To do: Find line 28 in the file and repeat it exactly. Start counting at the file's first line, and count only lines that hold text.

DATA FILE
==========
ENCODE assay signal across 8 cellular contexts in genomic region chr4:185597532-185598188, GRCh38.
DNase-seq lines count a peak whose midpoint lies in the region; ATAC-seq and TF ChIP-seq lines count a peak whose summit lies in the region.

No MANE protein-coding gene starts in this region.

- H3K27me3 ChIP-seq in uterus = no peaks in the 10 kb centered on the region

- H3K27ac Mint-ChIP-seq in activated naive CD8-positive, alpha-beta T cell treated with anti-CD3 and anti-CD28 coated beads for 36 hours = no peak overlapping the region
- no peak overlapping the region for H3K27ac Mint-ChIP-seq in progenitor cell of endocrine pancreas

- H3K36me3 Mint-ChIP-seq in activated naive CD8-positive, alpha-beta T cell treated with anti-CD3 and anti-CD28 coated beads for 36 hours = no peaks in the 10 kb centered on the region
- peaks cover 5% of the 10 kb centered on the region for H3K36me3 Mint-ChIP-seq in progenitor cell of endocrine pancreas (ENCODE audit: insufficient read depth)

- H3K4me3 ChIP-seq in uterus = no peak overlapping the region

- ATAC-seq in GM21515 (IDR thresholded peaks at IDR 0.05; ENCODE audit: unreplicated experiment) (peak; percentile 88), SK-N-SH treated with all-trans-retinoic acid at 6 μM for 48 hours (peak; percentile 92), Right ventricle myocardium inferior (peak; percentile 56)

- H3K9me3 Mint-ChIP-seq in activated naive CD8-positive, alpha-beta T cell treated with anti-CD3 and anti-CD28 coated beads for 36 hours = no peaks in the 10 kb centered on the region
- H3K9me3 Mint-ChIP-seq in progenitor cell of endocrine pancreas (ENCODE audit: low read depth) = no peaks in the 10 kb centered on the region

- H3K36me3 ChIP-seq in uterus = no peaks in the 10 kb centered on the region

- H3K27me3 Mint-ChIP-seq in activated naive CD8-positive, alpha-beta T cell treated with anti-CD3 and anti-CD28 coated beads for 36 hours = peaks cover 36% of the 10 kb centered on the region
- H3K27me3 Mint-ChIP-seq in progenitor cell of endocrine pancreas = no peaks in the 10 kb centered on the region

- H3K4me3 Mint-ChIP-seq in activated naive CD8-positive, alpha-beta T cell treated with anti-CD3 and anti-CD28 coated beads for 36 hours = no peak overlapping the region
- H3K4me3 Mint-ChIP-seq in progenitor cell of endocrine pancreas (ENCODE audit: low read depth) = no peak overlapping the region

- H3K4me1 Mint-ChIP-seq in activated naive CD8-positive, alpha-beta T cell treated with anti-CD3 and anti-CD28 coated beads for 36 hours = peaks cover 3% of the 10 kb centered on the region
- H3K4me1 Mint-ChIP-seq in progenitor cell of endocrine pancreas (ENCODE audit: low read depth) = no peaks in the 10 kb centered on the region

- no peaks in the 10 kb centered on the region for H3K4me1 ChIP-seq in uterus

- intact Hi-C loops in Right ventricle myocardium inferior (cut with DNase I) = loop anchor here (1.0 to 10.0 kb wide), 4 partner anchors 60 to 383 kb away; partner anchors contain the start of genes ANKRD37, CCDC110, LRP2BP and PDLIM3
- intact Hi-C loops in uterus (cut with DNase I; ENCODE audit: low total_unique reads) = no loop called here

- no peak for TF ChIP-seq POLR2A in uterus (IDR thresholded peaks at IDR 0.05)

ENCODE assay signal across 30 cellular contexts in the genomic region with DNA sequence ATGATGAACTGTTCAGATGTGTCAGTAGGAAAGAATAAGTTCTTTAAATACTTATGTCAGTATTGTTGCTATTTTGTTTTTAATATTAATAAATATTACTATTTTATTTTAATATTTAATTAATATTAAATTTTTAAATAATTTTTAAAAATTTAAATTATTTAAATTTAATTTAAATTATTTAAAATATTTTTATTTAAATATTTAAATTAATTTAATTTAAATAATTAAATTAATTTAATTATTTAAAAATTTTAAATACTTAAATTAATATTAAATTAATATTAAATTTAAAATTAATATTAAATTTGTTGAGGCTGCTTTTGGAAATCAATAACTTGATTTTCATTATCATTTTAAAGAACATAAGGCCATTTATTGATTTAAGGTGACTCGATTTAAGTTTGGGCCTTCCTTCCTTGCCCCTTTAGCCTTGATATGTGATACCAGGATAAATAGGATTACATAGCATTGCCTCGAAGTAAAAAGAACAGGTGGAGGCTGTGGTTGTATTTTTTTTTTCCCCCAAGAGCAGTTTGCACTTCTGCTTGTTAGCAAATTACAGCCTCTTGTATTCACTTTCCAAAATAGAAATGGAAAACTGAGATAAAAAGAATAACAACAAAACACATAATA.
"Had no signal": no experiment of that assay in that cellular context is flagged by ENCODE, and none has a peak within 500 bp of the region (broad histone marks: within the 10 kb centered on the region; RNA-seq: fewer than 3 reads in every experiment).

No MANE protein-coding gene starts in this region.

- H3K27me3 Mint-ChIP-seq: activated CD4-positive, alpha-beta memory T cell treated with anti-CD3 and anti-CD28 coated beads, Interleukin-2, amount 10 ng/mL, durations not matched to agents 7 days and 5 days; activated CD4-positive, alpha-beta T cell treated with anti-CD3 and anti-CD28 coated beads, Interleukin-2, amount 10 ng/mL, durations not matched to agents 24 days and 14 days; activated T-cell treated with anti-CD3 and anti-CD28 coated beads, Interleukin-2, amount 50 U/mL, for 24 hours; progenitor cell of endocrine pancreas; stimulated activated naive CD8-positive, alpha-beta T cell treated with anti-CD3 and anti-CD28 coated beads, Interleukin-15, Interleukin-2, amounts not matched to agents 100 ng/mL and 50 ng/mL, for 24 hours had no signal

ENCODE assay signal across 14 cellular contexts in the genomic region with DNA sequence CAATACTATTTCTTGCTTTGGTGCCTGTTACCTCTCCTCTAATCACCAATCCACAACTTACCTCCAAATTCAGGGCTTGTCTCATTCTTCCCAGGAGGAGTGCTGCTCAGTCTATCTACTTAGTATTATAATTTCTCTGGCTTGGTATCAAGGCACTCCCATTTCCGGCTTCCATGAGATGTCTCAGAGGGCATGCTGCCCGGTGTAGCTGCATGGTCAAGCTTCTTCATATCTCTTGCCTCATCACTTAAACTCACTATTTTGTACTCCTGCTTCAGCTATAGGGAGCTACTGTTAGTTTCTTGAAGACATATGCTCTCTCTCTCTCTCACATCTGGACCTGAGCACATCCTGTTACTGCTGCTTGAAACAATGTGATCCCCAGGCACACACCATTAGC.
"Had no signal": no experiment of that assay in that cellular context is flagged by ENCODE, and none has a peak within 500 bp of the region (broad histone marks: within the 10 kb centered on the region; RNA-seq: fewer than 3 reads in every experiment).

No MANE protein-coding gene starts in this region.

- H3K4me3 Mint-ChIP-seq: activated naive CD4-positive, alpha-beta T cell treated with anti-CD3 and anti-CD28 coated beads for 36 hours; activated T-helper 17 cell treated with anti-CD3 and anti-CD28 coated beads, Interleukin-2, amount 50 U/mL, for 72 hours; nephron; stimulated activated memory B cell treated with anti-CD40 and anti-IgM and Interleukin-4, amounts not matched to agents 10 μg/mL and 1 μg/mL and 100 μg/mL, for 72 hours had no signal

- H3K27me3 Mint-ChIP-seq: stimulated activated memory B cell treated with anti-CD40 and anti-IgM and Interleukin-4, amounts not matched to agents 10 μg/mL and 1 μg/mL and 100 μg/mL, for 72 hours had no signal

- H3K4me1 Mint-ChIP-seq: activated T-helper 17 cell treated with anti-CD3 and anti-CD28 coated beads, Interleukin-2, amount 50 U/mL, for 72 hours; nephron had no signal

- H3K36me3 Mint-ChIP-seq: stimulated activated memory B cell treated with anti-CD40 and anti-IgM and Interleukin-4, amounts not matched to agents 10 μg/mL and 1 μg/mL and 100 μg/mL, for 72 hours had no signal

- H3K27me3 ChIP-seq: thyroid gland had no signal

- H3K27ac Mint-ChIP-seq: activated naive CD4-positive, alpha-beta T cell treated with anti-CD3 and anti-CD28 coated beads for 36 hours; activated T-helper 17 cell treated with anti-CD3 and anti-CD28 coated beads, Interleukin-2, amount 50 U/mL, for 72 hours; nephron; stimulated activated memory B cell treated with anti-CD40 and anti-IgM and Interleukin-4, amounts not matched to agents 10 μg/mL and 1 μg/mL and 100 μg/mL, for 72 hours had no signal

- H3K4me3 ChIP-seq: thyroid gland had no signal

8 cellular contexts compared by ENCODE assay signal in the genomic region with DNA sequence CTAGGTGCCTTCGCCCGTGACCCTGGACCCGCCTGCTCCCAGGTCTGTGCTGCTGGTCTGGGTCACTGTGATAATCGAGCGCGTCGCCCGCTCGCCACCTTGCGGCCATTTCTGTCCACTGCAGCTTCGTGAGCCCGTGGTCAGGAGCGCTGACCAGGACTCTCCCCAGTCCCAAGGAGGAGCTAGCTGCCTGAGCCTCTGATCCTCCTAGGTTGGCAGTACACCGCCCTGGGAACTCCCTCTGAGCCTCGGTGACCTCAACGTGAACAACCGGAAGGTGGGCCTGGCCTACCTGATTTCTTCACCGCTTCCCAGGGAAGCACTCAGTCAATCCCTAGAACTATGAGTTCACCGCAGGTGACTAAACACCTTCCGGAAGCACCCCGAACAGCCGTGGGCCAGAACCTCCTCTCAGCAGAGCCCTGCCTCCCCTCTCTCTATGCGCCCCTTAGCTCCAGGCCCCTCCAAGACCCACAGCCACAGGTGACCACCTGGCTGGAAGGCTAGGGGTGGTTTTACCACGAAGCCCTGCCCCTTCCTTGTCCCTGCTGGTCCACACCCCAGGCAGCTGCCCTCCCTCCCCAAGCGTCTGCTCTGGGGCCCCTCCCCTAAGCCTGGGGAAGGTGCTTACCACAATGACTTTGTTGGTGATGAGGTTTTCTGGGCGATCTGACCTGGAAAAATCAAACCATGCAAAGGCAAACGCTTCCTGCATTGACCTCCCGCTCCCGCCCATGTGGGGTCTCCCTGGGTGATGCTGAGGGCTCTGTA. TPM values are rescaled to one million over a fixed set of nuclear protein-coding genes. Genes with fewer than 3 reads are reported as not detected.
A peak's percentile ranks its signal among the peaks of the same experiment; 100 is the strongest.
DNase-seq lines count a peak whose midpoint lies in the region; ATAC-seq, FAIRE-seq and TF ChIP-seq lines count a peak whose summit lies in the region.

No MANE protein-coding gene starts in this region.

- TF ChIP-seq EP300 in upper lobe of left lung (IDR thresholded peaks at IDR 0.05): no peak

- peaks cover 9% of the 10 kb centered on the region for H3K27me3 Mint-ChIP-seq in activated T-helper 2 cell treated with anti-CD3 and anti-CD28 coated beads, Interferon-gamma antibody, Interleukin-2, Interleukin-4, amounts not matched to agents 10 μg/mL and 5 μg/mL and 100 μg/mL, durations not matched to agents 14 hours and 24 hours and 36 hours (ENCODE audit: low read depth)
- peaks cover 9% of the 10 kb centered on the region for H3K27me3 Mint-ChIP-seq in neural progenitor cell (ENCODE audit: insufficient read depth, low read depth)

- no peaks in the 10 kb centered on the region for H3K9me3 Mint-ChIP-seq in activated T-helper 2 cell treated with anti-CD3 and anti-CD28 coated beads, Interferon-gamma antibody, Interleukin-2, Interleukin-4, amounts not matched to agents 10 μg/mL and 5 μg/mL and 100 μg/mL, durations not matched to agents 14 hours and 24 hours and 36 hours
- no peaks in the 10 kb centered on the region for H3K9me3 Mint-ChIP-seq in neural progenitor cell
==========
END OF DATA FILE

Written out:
ENCODE assay signal across 14 cellular contexts in the genomic region with DNA sequence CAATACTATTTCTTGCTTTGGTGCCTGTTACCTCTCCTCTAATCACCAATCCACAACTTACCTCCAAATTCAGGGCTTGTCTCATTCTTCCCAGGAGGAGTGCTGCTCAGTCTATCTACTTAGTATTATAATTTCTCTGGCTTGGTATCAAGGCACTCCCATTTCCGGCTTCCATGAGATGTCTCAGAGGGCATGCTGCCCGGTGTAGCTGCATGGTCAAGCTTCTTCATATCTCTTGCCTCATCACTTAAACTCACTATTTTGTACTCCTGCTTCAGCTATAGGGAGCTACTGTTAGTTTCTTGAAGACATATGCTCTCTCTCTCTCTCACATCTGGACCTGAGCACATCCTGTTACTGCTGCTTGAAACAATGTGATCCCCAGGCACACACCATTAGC.